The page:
Hodgkin’s lymphoma is a rare tumor of the lymphatic system that is one of the most common cancers in young adults1. That is why, the disease is characterized by a small number of malignant cells derived from B-lymphocytes and a broad inflammatory microenvironment. This unique etiology and histopathological characteristic of this disease are still not fully clear. Patients are usually diagnosed between the age of 20 and 30 years and are generally found to have supra-diaphragmatic lymphadenopathy, often with systemic B symptoms. Even in the advanced stages of the disease, chemotherapy, radiation therapy or combination therapy are the available treatment.
The first description of the so-called Hodgkin’s disease dates back to 1832 when the eminent British pathologist Thomas Hodgkin described an autopsy case with lymphadenopathy and enlarged spleen2. It was not until the late 1990s that the term “Hodgkin’s lymphoma” became popular when it was understood to be a malignancy arising from germinal center or post-germinal center B cells3. Therefore, Hodgkin’s lymphoma characteristically form a small number of tumors surrounded by a reactive inflammatory environment consisting of lymphocytes, neutrophils, eosinophils, histiocytes, and plasma cells. Hence, these malignant cells are abnormal multinucleated giant cells or large mononuclear cells and it is collectively Hodgkin’s and Reed-Sternberg (HRS) cells.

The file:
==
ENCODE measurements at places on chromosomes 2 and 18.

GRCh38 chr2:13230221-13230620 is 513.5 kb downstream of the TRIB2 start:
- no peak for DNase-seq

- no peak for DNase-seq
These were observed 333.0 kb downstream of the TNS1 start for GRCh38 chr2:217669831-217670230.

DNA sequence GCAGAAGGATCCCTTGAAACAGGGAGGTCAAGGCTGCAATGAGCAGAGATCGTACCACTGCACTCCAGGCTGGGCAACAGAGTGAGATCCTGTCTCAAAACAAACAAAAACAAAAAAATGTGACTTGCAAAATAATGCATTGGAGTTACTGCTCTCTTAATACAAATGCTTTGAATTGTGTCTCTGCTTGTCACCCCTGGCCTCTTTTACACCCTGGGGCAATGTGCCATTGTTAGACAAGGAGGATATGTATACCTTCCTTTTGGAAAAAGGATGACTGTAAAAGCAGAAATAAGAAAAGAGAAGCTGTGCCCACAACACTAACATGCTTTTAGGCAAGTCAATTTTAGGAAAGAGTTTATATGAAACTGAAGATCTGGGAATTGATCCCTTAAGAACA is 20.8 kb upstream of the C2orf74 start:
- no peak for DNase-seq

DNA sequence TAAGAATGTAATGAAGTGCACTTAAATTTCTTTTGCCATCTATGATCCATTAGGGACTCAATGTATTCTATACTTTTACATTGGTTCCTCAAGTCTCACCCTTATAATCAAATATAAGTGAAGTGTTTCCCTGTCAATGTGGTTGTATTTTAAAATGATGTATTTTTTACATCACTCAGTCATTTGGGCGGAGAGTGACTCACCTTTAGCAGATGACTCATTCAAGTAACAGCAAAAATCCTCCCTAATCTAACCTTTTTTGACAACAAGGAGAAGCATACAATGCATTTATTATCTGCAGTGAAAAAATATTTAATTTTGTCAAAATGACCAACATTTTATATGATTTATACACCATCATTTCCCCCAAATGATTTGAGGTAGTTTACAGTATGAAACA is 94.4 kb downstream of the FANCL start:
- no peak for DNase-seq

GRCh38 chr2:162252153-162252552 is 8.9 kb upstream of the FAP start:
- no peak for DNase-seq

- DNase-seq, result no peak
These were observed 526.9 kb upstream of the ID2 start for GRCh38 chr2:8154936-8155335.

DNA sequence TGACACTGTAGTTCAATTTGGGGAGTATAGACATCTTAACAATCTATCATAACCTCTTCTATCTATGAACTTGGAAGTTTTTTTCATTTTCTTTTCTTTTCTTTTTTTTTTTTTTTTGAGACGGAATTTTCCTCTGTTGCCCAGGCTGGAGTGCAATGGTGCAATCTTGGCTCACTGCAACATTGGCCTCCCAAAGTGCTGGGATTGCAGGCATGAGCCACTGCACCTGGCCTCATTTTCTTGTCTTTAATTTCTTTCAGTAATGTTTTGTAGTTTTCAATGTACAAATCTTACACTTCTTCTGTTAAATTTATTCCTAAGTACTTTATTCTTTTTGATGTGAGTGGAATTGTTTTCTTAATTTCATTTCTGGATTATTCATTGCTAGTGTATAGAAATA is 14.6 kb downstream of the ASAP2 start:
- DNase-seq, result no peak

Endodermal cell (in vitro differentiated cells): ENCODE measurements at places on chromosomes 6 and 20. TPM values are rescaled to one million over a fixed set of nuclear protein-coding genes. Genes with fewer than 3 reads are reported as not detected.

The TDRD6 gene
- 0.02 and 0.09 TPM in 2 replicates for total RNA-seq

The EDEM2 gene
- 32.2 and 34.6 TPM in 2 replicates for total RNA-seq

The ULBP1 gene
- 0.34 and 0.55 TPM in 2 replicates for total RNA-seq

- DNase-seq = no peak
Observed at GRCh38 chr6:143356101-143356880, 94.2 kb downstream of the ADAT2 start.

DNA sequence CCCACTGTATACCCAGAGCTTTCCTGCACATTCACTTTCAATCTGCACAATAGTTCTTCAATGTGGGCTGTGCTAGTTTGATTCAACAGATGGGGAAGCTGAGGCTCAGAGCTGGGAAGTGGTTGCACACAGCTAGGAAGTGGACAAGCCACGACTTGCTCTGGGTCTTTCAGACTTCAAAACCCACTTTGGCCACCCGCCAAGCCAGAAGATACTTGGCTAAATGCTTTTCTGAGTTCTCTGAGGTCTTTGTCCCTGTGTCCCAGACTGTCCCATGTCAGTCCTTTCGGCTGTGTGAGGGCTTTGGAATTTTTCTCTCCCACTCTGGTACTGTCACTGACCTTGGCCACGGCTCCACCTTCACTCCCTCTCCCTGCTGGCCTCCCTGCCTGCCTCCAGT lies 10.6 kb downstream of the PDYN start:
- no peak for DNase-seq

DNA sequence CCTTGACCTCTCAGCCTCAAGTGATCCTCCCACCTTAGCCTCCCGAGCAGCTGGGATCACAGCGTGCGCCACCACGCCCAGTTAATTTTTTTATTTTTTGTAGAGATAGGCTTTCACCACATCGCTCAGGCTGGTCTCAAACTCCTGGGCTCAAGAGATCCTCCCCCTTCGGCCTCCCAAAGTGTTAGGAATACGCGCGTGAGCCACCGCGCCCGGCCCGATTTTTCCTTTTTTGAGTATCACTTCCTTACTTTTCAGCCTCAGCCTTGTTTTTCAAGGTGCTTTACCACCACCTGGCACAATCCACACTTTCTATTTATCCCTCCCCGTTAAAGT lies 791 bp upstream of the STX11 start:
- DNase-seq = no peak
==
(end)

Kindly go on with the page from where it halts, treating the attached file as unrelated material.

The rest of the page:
- 1.Howlader N. SEER cancer statistics review. National Cancer Institute. Published 2013. Accessed March 2022. https://seer.cancer.gov/archive/csr/1975_2010/
- 2.Hodgkin. On some Morbid Appearances of the Absorbent Glands and Spleen. Med Chir Trans. 1832;17:68-114. doi:10.1177/095952873201700106
- 3.E. S. J. Pathology and Genetics of Tumours of Haematopoietic and Lymphoid Tissues. Vol 3. IARC; 2001.